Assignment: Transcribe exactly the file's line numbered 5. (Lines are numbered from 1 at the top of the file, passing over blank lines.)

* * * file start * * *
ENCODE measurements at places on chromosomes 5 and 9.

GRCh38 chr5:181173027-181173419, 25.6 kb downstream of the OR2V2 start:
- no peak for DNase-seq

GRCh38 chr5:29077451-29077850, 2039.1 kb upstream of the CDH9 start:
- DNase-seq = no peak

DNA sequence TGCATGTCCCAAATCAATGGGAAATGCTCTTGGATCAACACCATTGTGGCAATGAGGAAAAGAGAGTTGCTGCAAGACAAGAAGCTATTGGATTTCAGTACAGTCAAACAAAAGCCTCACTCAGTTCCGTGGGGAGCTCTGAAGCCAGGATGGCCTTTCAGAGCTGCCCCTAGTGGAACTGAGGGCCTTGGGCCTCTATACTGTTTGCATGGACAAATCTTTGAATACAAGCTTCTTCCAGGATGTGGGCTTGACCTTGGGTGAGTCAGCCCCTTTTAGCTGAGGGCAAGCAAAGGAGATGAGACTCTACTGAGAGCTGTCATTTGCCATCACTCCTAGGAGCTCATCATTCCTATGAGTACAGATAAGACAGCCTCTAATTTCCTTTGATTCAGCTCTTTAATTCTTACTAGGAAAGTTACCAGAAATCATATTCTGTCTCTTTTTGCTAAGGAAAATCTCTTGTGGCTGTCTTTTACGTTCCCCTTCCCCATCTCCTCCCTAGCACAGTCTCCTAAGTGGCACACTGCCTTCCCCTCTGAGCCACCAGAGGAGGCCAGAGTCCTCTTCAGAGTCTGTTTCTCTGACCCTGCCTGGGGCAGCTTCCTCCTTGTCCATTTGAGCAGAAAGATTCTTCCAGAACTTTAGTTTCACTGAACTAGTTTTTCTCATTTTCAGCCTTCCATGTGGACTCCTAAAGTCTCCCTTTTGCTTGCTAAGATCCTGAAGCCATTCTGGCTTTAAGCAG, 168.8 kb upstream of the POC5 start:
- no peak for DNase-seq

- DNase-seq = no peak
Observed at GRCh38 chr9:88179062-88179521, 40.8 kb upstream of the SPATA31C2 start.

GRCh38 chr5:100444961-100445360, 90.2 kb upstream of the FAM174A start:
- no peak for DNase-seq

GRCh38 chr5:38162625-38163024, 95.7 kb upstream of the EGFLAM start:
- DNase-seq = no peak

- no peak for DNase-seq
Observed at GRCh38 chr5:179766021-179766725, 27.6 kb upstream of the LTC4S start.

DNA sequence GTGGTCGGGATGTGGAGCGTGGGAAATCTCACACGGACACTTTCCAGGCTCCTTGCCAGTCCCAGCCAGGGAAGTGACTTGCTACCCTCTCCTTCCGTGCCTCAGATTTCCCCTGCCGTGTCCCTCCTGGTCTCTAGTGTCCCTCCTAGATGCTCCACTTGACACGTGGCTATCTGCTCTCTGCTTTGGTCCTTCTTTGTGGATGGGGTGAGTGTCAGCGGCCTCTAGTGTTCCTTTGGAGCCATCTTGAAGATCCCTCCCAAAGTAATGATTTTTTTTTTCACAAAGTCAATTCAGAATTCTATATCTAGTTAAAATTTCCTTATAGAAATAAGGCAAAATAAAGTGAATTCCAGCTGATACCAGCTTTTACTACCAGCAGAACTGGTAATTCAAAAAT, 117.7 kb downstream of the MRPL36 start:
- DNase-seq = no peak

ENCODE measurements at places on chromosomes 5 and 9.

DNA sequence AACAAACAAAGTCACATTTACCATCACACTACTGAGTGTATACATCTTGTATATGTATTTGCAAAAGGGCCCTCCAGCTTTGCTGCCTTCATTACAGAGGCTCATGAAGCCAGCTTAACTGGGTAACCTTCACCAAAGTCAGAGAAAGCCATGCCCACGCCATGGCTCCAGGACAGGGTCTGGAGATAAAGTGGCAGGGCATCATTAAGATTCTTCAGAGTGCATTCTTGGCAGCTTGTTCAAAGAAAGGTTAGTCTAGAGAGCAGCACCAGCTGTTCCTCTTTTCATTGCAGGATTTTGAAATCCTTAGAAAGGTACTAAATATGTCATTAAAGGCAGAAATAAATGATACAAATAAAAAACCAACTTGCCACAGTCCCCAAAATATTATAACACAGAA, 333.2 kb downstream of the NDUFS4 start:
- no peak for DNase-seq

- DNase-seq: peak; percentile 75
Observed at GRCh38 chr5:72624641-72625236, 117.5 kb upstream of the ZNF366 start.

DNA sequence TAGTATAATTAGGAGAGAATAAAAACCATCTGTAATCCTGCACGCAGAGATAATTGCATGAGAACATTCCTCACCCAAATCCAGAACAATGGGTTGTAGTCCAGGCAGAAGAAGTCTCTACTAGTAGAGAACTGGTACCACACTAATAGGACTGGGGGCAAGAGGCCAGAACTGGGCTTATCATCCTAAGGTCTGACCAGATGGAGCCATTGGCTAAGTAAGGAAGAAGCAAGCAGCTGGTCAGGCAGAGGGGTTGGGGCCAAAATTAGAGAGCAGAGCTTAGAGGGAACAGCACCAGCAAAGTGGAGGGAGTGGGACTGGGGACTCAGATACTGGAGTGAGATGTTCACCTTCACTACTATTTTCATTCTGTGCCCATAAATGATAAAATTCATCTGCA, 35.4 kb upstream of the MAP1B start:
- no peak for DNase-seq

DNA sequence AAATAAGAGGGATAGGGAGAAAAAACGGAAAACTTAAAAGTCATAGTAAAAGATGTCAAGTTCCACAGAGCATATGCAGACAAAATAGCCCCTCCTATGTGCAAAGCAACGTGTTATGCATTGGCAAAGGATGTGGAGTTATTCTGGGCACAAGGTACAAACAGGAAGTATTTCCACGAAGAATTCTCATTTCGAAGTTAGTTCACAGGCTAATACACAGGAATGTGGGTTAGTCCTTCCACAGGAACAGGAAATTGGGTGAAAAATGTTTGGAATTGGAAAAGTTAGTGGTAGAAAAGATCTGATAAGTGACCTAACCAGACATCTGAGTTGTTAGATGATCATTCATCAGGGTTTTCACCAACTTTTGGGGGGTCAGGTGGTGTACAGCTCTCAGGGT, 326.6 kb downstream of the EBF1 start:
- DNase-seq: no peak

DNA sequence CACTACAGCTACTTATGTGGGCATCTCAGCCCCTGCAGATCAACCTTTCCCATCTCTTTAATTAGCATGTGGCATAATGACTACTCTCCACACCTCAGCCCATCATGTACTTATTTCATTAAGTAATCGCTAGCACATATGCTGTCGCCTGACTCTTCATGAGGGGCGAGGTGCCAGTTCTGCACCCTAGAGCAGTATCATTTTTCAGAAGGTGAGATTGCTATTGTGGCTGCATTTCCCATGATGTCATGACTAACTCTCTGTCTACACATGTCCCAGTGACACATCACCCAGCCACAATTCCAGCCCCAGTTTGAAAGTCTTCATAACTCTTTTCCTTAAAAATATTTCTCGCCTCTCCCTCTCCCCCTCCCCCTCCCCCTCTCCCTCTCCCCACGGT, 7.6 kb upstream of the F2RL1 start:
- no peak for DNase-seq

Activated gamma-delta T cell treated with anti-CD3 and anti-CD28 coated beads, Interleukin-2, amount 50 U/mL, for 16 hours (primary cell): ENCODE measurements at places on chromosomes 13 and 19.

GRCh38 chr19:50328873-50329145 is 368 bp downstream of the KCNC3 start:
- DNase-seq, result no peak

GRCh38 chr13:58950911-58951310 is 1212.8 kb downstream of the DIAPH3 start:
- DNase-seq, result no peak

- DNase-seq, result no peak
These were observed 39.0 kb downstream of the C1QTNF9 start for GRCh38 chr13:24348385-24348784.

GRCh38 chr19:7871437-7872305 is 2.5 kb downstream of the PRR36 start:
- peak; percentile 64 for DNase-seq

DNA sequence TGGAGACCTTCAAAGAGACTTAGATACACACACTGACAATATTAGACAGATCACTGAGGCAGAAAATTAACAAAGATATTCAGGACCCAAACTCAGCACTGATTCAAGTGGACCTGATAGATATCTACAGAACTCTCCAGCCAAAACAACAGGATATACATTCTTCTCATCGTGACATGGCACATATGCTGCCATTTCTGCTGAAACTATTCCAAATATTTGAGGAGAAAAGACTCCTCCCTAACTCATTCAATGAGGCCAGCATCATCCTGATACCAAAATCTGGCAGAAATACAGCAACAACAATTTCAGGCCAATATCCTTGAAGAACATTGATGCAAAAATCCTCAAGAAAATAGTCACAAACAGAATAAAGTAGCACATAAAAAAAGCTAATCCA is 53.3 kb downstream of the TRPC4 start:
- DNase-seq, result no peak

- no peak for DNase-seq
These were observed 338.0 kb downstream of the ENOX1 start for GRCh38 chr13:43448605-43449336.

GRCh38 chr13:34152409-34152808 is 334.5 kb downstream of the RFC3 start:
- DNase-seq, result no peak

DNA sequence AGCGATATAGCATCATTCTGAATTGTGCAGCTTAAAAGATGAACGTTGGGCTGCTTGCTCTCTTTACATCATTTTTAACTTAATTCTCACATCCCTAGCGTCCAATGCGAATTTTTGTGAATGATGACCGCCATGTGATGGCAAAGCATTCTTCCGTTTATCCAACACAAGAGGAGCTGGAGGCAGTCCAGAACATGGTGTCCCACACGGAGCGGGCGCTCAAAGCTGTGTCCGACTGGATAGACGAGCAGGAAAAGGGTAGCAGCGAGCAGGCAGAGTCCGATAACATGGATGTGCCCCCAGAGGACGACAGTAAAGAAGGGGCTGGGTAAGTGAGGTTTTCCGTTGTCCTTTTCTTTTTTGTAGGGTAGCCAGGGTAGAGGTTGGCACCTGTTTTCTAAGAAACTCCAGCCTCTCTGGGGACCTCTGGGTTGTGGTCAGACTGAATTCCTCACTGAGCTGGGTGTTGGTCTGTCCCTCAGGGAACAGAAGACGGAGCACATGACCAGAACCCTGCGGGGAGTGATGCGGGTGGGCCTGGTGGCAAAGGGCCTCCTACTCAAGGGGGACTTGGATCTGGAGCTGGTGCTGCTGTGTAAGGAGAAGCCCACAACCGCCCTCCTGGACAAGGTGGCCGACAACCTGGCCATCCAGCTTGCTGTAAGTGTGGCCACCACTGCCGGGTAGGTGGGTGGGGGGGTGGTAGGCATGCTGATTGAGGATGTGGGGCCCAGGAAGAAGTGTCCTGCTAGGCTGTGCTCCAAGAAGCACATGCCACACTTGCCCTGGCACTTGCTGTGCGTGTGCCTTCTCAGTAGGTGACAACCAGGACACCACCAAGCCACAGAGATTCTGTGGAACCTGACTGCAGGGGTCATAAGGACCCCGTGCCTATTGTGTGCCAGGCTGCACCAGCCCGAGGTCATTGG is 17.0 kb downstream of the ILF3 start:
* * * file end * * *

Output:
- DNase-seq = no peak